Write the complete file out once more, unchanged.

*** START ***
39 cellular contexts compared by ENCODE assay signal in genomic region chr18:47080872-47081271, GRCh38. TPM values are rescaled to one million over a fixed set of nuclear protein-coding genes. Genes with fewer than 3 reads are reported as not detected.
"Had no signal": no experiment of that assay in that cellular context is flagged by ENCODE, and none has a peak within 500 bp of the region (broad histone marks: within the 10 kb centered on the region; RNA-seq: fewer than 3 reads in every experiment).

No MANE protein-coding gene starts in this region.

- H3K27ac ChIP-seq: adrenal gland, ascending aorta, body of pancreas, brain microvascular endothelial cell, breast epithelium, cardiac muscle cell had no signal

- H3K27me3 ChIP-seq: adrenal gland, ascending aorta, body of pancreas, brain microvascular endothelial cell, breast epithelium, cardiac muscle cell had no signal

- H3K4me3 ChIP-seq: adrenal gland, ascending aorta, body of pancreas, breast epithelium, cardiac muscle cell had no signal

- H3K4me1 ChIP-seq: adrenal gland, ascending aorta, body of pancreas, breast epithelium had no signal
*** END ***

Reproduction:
39 cellular contexts compared by ENCODE assay signal in genomic region chr18:47080872-47081271, GRCh38. TPM values are rescaled to one million over a fixed set of nuclear protein-coding genes. Genes with fewer than 3 reads are reported as not detected.
"Had no signal": no experiment of that assay in that cellular context is flagged by ENCODE, and none has a peak within 500 bp of the region (broad histone marks: within the 10 kb centered on the region; RNA-seq: fewer than 3 reads in every experiment).

No MANE protein-coding gene starts in this region.

- H3K27ac ChIP-seq: adrenal gland, ascending aorta, body of pancreas, brain microvascular endothelial cell, breast epithelium, cardiac muscle cell had no signal

- H3K27me3 ChIP-seq: adrenal gland, ascending aorta, body of pancreas, brain microvascular endothelial cell, breast epithelium, cardiac muscle cell had no signal

- H3K4me3 ChIP-seq: adrenal gland, ascending aorta, body of pancreas, breast epithelium, cardiac muscle cell had no signal

- H3K4me1 ChIP-seq: adrenal gland, ascending aorta, body of pancreas, breast epithelium had no signal